Whenever the train stopped at a station and the clatter of its wheels ceased, a deep silence fell over everything. In such a silence, even the sound of something falling, or the footsteps of someone getting down, startled me out of my sleep.

Once when I woke up, I noticed that the train was moving slowly. It was dark inside the compartment. All the lights had been switched off. I looked out of the window and saw the red light of a signal glowing somewhere far behind. We had just passed a station, but the train had not yet picked up speed.

I heard a vague sound outside the compartment. Then, still half asleep, I saw the shadow of something moving. I stared at it for a while and then forgot about it. It was nearly dawn.

Suddenly, I heard someone outside bang on the door of the compartment. I turned around to look. The door was shut. I again heard someone bang on the door. It seemed as if someone was hitting the door with a stick. When I leaned outside the window, I saw a man on the footboard of the compartment. He had a lathi in his hand and a bundle over his shoulder. His clothes were dirty, and he had a beard. When I looked down, I saw a woman running barefoot alongside the train. She was carrying two bundles in her hands. Because of their weight, she couldn't run fast. The man standing on the footboard urged her again and again, "Come on, climb up!"

The man banged on the door with his lathi and called out, "Open the door! In the name of Allah, open the door!"

He was breathless. "In the name of Allah, open the door! There is a woman with me. She'll be left behind…"

I saw the Babu jump up from his seat, rush to the window, and ask, "Who is it? There is no room in here."

The man outside pleaded, "For the sake of Allah, she'll be left be-hind…"

The man pushed his hand in through the window and groped for the latch.

"There is no room in here. Get down from the train!" the Babu screamed, and in the next instant he pulled the door open with a jerk.

"Ya Allah," I heard the man exclaim with relief.

At that very instant, I saw the iron rod flash in the Babu's hand. He gave the man a sharp blow on his head. I was so shocked that I couldn't move. At first I thought that the blow had had no effect. The man still held on to the bars of the door. The bundle had slipped down his shoulder and hung on his arm.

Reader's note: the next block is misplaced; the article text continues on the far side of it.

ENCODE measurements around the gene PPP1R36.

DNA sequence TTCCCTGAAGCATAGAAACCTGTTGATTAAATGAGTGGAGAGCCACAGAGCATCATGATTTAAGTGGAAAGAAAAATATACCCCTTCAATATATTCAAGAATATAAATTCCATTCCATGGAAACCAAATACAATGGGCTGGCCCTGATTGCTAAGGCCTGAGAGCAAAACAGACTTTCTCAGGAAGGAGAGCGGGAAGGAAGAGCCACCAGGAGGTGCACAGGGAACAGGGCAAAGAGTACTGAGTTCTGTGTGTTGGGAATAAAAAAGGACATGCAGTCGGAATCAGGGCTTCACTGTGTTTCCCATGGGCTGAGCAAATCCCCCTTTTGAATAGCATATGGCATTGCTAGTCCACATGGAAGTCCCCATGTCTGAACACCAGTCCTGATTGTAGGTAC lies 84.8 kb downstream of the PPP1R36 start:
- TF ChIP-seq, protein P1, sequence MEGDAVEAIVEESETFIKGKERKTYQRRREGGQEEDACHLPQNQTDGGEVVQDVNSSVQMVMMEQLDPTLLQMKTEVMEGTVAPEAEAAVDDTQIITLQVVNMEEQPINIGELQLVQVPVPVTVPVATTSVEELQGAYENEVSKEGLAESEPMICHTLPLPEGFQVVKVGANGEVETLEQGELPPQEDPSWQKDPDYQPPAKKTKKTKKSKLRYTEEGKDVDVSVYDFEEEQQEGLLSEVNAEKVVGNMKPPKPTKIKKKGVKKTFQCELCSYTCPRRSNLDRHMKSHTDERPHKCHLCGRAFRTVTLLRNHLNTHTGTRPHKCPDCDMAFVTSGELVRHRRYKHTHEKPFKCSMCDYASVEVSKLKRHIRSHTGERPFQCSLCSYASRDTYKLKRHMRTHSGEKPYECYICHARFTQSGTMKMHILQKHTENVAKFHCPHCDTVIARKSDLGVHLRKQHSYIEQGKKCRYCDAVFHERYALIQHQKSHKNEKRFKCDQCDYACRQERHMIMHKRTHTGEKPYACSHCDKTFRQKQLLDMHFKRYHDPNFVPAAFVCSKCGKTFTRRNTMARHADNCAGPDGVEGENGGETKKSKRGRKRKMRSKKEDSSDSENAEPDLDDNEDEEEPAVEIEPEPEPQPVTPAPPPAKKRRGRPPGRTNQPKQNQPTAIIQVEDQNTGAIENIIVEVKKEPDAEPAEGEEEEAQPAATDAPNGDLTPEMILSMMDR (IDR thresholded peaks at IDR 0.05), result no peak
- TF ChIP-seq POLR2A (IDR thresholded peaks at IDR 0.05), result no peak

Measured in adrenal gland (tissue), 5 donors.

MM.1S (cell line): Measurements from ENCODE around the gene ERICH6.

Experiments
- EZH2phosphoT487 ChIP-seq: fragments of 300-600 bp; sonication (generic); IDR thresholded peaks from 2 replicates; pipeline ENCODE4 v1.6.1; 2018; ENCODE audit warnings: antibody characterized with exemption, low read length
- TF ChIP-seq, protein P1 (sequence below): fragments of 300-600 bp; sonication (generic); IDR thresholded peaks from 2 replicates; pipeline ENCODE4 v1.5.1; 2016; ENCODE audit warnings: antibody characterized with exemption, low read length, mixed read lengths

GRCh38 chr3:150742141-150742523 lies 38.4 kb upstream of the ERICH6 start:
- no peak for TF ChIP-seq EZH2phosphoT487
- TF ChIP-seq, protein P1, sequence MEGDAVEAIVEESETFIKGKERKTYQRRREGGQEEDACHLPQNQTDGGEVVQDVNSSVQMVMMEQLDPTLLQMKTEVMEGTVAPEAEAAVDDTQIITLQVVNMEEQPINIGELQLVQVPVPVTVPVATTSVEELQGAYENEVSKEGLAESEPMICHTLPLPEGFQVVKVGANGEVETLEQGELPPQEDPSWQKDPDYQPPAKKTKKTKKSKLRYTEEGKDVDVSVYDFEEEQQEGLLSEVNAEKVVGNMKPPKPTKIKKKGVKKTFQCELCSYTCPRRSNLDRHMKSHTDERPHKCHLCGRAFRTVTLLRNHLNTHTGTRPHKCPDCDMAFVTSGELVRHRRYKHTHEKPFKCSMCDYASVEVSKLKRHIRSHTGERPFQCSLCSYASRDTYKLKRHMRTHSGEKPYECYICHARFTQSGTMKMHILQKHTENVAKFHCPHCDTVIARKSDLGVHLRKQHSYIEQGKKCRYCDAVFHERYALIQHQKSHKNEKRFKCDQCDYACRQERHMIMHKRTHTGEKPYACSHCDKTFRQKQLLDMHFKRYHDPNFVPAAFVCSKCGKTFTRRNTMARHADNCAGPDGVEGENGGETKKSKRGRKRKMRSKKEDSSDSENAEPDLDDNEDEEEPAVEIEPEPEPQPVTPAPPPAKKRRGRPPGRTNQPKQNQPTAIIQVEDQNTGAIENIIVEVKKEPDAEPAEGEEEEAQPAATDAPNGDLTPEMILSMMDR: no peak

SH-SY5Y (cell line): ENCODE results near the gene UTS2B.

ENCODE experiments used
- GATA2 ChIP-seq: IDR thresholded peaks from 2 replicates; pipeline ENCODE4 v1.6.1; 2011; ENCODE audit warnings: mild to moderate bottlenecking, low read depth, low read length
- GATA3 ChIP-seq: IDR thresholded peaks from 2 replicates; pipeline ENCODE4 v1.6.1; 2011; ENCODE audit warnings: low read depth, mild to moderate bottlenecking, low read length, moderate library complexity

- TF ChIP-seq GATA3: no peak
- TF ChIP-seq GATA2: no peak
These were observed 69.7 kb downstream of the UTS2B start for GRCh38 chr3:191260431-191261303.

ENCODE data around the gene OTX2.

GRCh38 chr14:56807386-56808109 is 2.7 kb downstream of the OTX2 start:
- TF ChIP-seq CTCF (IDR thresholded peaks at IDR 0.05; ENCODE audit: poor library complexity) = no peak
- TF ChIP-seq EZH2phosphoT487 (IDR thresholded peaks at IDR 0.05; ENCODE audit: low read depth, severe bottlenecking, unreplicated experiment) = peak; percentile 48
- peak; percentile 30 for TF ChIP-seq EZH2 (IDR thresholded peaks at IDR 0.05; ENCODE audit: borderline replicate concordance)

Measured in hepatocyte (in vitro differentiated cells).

Two or three thin streams of blood began to flow down the man's face. In the faint light of the morning, I saw the man grimace with pain. He uttered "Ya Allah" a few times, groaned, and staggered. He looked at the Babu with eyes that were barely open, as if trying to ask his assailant what [End Page 10] crime he had committed. The shadows of the night scattered. I saw terror on the man's face.

The woman, who was running along the track, was shouting and cursing. She didn't know what had happened. She thought that her husband had staggered under the weight of the bundle he was carrying. Running beside him, she kept trying to place his feet back on the footboard of the compartment.

Suddenly, the man's grip on the door handles loosened, and he fell to the ground like a tree that had been chopped down. As soon as he fell, the woman stopped running, as if both of them had reached their journey's end at the same time.

The Babu stood at the door like a statue. The iron bar was still in his hand. His arm didn't seem to have the strength to throw it away. I was afraid and sat unnoticed in my corner, staring at him.

After some time, the Babu stirred. A strange impulse made him lean out the door and look back. Somewhere far behind, next to the railway tracks, lay a dark heap. The train continued on its journey.

The Babu roused himself out of his trance. He threw the iron rod out the door, then turned around and cast his eyes over the passengers. They were all asleep. He didn't notice me.

He closed the door shut. After examining his clothes carefully, he checked both his hands and sniffed them to see if they smelled of blood. After that, he walked quietly across the compartment and sat down on his seat.

Slowly, the morning sun dispelled the darkness. Bright and clear light spread over everything. No one had pulled the chain to stop the train. The body of the man who had fallen had been left miles behind. The wheat fields swayed gently in the breeze.

The Sardarji woke up and scratched his body. The Babu sat quietly with his hands behind his head and stared into space. There was a shadow of a beard on his face.

Seeing the Babu sitting opposite him, the Sardar laughed and said, "You look frail, Babu, but you are brave. You showed real courage back there. The Pathans got scared of you and ran away. If they had stayed here, you would have smashed the heads of all of them."

The Babu smiled in reply—a terrifying smile. He continued to stare at the Sardar's face for a long time.

Bhisham Sahni

Bhisham Sahni was born in 1915 in Rawalpindi. He is a prolific translator and author of fiction and plays. His novel Tamas (Darkness), translated into English in 1988, received international notice for its portrayal of the communal riots during Partition. In addition to writing in Hindi, Sahni writes in English, Urdu, Sanskrit, Russian, and Punjabi. He has translated twenty-five books from Russian into Hindi, including Tolstoy’s Resurrection and has received two Sahitya Akademi Awards, the Madhya Pradesh Kala Sahitya Parishad Award, the Shiromani Writers Award, the Lotus Award from the Afro-Asian Writers’ Association, and the Soviet Land Nehru Award.

Alok Bhalla

Alok Bhalla has a doctorate from Kent State University and is a professor of English literature at the Central Institute of English and Foreign Languages, Hyderabad. He has published extensively on translation theory, literature, and politics and has recently edited a collection of stories, Partition Dialogues: Memories of a Lost Home (Oxford University Press, 2006).